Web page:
Saturday, June 02, 2007

She's So Sensitive

Not long ago Muffin and I were taking one of our patented World’s Slowest Walks, and we passed a woman helping her daughter learn to ride a bike. The mom’s method could only be described as tough love. The little girl was on the verge of tears, but her mom kept telling her to stop crying and keep going. The girl fell, not all the way to the ground but enough to bring on true sobs of fear and frustration, but the mom again insisted that she get back up. No hugs, no kissing boo-boos, just sharp-tongued, Bobby Knight-style mothering.

Of course, Muffin had to examine a crack in the sidewalk just as they were slowly passing, so we ended up kind of inadvertently gawking at them. I couldn’t help but recoil at the mom’s lack of sympathy, even though I realize (in a way I never could have during my pre-mom years) that you just don’t know what kind of parent you’ll be until you’re there.

A few months ago we were at a friend’s birthday party. My friend’s mom was crossing her leg and inadvertently brushed Muffin. My daughter looked like someone had actually intentionally kicked her as her smile headed south and she scrambled over to me, arms out. She clutched me tightly and buried her head in my shoulder. She didn’t cry but I could hear her trying to catch her breath. She didn’t move for a good five minutes.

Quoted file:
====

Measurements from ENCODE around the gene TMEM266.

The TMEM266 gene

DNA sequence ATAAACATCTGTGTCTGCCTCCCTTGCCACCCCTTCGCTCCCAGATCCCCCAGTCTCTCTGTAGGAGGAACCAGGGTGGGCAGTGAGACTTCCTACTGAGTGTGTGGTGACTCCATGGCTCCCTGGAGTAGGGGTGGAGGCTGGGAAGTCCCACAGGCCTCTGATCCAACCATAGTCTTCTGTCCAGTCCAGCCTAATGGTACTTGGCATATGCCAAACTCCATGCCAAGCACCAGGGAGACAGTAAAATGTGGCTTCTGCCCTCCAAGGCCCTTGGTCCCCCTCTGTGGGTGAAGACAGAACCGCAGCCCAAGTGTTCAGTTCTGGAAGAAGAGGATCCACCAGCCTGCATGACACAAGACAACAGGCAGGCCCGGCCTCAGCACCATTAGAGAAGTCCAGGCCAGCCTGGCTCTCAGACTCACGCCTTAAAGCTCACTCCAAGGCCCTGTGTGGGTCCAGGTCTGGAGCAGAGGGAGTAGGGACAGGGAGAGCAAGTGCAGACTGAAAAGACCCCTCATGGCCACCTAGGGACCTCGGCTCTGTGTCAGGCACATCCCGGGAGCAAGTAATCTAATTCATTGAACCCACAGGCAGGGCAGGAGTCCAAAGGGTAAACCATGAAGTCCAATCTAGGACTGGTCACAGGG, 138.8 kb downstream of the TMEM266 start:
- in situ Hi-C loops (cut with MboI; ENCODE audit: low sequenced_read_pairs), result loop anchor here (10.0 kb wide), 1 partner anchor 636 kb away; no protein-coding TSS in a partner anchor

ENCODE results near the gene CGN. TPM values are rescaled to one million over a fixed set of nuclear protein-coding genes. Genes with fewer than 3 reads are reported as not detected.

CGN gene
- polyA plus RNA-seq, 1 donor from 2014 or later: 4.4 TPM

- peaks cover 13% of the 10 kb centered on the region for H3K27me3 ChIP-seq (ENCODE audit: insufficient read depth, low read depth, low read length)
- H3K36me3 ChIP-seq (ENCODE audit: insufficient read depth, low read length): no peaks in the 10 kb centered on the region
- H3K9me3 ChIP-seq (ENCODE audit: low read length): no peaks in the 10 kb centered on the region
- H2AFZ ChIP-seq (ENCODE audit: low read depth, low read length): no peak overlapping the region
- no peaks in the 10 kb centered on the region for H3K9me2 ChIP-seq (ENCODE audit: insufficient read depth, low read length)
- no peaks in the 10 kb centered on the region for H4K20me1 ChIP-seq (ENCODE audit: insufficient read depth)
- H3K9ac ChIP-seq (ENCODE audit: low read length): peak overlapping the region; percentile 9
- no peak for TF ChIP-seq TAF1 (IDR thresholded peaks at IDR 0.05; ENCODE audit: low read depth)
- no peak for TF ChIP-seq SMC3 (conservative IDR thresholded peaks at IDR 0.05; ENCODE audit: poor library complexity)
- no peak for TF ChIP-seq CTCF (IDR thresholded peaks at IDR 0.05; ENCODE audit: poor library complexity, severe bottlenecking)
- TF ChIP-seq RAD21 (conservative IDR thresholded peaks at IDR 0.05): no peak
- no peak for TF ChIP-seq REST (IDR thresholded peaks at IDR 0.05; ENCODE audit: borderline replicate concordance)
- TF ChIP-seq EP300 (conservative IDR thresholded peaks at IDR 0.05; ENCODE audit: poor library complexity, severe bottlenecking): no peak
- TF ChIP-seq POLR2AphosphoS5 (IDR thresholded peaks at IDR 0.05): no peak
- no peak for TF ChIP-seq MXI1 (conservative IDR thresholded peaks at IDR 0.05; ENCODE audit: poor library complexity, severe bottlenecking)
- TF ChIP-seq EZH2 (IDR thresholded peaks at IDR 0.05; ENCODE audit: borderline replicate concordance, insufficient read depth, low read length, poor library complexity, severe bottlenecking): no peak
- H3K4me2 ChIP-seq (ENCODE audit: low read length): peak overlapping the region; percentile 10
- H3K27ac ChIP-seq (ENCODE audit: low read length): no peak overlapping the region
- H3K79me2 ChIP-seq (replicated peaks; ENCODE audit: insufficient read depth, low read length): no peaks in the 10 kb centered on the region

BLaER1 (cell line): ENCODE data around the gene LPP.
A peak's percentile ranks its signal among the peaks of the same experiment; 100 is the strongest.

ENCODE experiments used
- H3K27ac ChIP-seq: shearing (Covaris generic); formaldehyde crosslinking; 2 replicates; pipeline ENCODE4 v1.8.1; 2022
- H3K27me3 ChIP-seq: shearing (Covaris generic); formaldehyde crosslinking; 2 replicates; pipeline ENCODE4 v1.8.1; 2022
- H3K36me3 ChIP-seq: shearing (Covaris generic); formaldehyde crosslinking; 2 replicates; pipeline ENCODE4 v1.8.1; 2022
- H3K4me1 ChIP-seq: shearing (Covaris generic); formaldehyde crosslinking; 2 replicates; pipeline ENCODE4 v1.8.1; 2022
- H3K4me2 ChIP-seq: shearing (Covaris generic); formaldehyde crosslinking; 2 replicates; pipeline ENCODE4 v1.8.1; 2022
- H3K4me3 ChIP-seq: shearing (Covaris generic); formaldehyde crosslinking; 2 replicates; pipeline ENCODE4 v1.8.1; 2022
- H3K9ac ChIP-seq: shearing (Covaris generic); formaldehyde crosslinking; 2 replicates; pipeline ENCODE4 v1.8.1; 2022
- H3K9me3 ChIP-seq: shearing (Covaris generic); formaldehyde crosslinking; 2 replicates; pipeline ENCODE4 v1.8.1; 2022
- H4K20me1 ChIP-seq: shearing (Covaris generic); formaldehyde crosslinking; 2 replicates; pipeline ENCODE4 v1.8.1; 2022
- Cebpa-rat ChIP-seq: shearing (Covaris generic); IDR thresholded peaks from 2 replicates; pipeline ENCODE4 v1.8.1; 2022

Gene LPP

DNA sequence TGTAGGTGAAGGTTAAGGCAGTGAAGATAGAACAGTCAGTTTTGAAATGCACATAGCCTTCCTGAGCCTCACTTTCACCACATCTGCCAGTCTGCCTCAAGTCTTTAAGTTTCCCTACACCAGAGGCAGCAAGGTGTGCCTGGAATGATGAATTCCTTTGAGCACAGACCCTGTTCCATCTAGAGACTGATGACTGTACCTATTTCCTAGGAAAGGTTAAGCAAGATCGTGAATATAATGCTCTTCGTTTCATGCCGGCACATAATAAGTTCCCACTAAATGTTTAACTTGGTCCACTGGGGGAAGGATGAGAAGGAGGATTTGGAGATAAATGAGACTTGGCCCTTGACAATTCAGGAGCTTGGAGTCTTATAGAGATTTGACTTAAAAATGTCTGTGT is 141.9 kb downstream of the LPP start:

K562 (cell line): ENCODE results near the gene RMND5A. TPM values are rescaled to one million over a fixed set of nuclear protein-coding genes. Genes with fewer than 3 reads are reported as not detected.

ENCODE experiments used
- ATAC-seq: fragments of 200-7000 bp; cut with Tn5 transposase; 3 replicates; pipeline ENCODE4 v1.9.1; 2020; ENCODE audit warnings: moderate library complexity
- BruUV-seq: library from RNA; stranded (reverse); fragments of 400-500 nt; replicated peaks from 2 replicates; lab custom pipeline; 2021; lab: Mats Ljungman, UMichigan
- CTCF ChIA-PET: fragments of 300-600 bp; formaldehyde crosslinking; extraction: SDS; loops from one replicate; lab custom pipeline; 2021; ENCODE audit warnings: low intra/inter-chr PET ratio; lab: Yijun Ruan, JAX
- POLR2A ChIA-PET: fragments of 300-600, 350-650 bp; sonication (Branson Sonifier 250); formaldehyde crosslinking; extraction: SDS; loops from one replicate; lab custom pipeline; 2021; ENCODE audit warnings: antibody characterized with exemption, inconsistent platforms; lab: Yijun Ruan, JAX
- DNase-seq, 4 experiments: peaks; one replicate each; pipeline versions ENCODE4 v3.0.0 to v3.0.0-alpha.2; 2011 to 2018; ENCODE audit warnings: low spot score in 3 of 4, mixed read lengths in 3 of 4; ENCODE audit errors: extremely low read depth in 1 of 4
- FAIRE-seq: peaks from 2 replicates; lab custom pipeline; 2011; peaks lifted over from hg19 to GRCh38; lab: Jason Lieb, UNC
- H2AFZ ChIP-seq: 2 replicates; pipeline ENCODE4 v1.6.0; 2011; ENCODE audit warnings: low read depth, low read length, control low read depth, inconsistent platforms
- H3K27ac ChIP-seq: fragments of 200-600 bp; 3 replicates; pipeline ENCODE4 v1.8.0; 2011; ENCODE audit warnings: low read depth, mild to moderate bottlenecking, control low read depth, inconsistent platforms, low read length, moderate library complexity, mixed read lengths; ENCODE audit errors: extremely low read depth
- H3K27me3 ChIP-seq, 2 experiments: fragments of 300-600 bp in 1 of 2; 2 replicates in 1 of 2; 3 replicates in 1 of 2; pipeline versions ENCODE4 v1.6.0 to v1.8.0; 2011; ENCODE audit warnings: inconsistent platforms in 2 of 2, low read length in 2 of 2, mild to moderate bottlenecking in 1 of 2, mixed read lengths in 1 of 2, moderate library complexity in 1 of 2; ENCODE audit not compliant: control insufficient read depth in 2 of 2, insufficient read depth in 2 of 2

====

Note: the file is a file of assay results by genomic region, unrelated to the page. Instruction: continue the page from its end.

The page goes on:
And here’s the terrible thing: I loved every second.

Muffin is generally too busy to be much of a cuddler. But at random moments she zooms over to me, whispering “hug, Mommy.” Often she’s tripped or pinched her finger, but sometimes someone just looking at her funny is enough to do it. Once the Canuck was pretending to be asleep on the couch and surprised her by blinking his eyes wide open suddenly. She ran off and buried her head in her hands, even as we were explaining that she hadn’t actually woken him up and that Daddy wasn’t mad at all. Guests are a mini-trauma every time; the buzzer rings, she yelps and rushes into my arms for a “carry you” (still working on those pronouns). In these moments, I am The Mommy, and my touch can restore her to her normal bouncy self, and it’s one of the greatest feelings ever.

But I am beginning to wonder if I am coddling her just so my mommy ego can get a stroke. I’m not talking about those times she’s truly injured – in those moments I can feel the gray hairs sprouting from my head, and I would gladly forgo the hugs and take on her pain in a second if I could. But then there are those minor daily wobbles and bumps, where a parent’s reaction can often determine the child’s. Sometimes I am breezy and all walk-it-off. But just as often I am offering a hug before Muffin can even figure out if she is upset enough to need it.

We have friends with a daughter so shy and sensitive that she had to bring a bucket to preschool to throw up in each day before she went in. Now she is 6, and her mom has decided she can no longer accept birthday party invitations, because there have just been too many times where the poor girl cannot get up the courage to leave her mom’s side and join in the festivities. I know her mom is proud of what a sweet and sensitive girl she is, but I also know she’s at her wit’s end trying to draw her out and toughen her up.

Maybe the woman on the street was in the same place.


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